The whole bowl of seats is covered by a roof, supported by 14 red metal towers, 37m tall and 43m long. A total of 70 grey radial beams, with an individual length of 42m, form the bearing system for the roof, made out of a special translucent membrane (Ferrari 1302 Fluotop T2 polyester fabric). If you want to get inside Karaiskaki Stadium, click on the next icon ->
There are 34 entrance gates leading to the stands (numbered from 1 to 35, no gate 13). Service areas and snack-bars for fans are located on the concourse level, below the stands. The new stadium features two video-scoreboards, 1500 lux floodlights and CCTV (72 cameras).
The west stand houses the seating area for disabled fans (50 places provided) and facilities for the press and the media. Behind this west stand is the VIP building, which hosts: the bar and the restaurant, both with pitch-views (on the 2nd floor); and the 40 VIP boxes (on the 3rd and 4th floors). VIP boxes range from 29 to 65 sq m. Thirty of them are for 10 people, four for 15, three for 18, two can hold 20, while there is also one "Presidential" box. All these provide access to the specially designated "VIP tier", which has a capacity of 474.

The rest three stands of the stadium house the commercial arcade, an area of 6,500 sq m that includes the Olympiacos CFP museum and the "Red Store", which sells club merchandise. Apart from that, there are also restaurants, snack-bars, various shops, a health club, etc.

The stadium's open-air car park has space for 1,123 vehicles. As noted previously, however, Karaiskaki is well served by all means of public transport. Additionally, a special ramp connects "Faliro" metro station directly with the stadium's concourse level, providing easy access to fans.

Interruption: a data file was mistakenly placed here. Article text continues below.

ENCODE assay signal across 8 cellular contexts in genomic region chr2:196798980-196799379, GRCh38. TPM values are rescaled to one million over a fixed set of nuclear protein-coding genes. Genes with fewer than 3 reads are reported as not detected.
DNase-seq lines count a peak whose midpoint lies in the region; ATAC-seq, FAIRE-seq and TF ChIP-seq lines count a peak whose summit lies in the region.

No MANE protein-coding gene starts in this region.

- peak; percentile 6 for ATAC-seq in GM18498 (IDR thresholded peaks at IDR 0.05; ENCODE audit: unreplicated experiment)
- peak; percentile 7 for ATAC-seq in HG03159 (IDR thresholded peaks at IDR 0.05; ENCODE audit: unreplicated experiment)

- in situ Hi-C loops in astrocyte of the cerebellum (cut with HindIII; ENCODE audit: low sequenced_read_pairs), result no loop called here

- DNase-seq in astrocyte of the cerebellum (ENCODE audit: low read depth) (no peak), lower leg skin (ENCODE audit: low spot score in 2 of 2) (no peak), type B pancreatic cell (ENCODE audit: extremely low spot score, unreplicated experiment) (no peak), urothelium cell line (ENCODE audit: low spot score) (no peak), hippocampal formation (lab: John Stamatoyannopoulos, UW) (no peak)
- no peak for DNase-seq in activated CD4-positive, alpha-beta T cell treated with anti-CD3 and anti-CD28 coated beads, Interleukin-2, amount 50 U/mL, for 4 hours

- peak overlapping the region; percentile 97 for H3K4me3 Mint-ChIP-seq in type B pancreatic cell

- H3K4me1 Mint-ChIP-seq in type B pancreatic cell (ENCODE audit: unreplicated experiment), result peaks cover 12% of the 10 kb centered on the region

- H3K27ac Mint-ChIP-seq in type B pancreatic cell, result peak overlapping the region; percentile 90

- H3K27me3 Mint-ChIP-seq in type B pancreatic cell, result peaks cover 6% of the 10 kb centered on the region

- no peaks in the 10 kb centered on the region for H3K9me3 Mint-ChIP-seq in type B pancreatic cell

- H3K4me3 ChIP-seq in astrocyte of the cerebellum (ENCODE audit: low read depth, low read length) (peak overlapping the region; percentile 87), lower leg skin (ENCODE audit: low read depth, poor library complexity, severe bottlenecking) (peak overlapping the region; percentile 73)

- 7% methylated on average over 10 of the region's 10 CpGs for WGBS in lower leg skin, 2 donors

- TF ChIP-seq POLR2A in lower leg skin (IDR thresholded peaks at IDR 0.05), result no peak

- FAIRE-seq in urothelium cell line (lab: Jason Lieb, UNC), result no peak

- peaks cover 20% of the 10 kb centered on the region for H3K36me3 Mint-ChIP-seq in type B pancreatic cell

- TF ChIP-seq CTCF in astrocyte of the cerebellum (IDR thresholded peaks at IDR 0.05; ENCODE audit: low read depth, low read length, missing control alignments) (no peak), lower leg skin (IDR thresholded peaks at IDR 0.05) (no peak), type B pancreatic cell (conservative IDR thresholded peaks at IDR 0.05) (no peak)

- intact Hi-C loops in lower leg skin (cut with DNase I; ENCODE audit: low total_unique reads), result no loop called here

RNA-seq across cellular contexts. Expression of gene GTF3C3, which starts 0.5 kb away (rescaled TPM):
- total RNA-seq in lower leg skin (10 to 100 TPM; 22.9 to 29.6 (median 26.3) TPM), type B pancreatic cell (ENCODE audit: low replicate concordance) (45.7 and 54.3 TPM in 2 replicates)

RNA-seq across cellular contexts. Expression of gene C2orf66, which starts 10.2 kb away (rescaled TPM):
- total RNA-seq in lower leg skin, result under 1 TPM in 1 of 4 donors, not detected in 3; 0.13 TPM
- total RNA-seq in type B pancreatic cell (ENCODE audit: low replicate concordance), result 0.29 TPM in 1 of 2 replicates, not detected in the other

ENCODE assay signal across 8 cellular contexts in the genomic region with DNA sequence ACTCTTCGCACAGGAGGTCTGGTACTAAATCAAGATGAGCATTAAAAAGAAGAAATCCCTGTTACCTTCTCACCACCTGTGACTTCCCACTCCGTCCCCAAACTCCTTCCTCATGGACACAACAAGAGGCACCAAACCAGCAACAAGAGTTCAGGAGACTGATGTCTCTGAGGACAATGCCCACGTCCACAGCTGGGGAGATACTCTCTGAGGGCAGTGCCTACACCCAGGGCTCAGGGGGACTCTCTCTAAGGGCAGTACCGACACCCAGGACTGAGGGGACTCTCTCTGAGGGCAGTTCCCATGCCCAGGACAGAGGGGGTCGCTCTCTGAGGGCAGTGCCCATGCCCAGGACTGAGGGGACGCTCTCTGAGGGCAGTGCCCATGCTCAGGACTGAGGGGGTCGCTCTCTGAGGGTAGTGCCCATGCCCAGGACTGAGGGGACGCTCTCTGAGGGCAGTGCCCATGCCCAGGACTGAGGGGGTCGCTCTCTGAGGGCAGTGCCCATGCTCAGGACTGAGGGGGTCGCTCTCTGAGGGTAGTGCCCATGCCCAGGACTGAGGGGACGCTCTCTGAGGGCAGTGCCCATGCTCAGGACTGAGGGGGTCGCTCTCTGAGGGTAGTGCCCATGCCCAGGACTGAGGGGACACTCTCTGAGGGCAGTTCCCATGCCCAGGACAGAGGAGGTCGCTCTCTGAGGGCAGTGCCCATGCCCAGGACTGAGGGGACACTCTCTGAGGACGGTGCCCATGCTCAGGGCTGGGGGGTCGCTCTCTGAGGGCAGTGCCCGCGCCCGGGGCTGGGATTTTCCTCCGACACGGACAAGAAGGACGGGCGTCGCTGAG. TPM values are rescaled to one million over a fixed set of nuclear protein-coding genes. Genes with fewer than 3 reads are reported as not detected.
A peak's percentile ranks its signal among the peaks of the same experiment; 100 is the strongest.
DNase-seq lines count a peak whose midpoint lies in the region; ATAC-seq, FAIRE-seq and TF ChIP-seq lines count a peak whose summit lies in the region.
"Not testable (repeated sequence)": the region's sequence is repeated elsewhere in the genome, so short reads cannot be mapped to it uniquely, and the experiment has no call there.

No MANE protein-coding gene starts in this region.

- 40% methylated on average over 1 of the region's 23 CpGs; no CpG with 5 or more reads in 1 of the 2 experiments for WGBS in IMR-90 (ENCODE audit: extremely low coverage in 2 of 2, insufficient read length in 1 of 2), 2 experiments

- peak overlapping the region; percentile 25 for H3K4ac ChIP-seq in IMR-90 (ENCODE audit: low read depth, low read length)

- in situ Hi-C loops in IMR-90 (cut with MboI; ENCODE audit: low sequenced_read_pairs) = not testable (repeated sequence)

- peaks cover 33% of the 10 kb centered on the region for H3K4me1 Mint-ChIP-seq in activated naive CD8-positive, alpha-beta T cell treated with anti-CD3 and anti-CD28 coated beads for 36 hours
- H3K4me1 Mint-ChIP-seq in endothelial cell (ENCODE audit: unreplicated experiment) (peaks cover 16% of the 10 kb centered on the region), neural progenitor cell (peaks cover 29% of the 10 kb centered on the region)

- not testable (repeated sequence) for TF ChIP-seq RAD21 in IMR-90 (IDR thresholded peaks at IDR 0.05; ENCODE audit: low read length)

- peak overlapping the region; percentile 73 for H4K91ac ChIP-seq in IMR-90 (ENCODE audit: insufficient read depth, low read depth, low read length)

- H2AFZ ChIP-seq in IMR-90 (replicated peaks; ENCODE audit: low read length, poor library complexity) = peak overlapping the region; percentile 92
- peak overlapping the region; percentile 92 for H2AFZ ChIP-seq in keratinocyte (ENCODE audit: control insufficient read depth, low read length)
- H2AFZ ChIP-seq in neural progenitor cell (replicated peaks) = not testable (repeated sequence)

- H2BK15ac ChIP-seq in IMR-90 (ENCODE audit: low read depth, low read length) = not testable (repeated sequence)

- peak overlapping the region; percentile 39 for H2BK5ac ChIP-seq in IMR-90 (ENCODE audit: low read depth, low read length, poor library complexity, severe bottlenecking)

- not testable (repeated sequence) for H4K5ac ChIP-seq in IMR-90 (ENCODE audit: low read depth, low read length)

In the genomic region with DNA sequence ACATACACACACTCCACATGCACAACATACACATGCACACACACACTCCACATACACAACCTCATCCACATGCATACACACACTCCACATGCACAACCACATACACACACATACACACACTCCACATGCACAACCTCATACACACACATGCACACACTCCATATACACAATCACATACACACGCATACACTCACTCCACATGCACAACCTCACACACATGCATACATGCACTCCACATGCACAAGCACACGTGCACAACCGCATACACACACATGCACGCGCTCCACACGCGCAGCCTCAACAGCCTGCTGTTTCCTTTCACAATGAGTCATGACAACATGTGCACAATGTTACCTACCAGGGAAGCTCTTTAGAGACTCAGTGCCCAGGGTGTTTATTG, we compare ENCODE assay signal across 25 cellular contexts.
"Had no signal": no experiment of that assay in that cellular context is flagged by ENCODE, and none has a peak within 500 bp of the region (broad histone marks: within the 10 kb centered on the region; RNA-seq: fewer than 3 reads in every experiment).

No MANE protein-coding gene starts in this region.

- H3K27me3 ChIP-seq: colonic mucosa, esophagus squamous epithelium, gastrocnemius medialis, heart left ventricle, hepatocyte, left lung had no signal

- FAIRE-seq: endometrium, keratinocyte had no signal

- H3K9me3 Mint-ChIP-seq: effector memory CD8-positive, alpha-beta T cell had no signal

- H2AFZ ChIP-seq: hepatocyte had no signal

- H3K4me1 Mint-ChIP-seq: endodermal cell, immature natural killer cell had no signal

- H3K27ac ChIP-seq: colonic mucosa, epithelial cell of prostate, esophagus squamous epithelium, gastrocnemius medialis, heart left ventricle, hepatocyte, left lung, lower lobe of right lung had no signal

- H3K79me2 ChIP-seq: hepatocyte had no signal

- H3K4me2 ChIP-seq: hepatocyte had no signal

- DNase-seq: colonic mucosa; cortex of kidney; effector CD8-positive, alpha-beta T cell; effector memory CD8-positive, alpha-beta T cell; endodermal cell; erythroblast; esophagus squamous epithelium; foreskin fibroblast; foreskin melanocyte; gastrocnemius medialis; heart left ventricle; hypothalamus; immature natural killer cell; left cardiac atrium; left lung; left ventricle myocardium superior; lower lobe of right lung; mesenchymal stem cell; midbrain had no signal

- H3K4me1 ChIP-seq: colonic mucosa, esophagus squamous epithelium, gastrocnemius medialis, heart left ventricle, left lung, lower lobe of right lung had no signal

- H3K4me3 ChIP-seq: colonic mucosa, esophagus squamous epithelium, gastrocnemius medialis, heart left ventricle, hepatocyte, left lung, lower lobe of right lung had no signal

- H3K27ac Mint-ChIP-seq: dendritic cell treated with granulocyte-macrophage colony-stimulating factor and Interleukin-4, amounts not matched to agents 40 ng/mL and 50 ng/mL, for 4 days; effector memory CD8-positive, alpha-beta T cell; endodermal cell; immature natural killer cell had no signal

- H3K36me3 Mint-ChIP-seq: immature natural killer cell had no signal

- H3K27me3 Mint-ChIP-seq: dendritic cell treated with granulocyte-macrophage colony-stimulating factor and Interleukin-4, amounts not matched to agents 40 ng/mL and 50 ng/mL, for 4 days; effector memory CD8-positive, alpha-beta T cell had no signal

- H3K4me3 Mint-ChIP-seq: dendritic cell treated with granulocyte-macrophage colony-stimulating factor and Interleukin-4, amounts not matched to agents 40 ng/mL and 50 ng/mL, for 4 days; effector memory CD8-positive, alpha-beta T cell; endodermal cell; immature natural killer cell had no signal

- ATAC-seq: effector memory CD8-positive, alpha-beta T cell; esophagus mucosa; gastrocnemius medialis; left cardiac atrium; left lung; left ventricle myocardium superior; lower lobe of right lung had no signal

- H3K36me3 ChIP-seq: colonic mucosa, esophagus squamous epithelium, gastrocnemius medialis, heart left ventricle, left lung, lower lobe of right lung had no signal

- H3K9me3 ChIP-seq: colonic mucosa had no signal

Following below are photographs of the new Karaiskaki Stadium's interior areas.
You may click on any of the thumbnails to see the relevant picture in full size.
Entering the VIP building - two of the guest lifts
The entrance to the VIP restaurant
The VIP restaurant of Karaiskaki
Having a lunch with a view of the football pitch
The VIP bar, also on the 2nd floor of the building
The football pitch, as seen from the VIP bar
The entrance to the "Presidential" box
The interior of one of the VIP boxes
A full service is available to VIP guests
The tier that is accessible only to VIPs
The stadium, as seen from the VIP tier
The VIP boxes and the roof of Karaiskaki
The entrance for the athletes to dressing rooms
The entrance to the football pitch of Karaiskaki
The last pictures are not interior views, but are still worth your attention...
The area below the stands of Karaiskaki
The Red Store of Olympiacos CFP at the stadium
The monument for the victims of Gate 7, outside the stadium
The first Champ. League match at Karaiskaki
Gate 7 at Olympiacos vs Liverpool
Minor works continued at the newly-built stadium during the course of the 2004-05 season. As a result, the look of Karaiskaki has changed slightly, compared to the photos that are featured on this page. The most important of these modifications are visible in the 5 photos that follow. All were shot in the spring of 2005 (again, you may enlarge any of them, to see it in full size).
The name of the home club on the east stand
The new look of Karaiskaki's VIP tier
The main entrance of Karaiskaki
Karaiskaki, as seen from the hill of Kastella
Karaiskaki, as seen from the south
Karaiskaki Stadium is owned by the Hellenic Olympic Committee. In 2003 its use (but not its ownership) was granted by the Greek State to Olympiacos CFP for the next 49 years.
The first aerial photo comes from the official website of the Athens2004 Organizing Committee
Finally, many thanks to Ms Rika Antonopoulou of IntraDevelopment S.A. for all her valuable help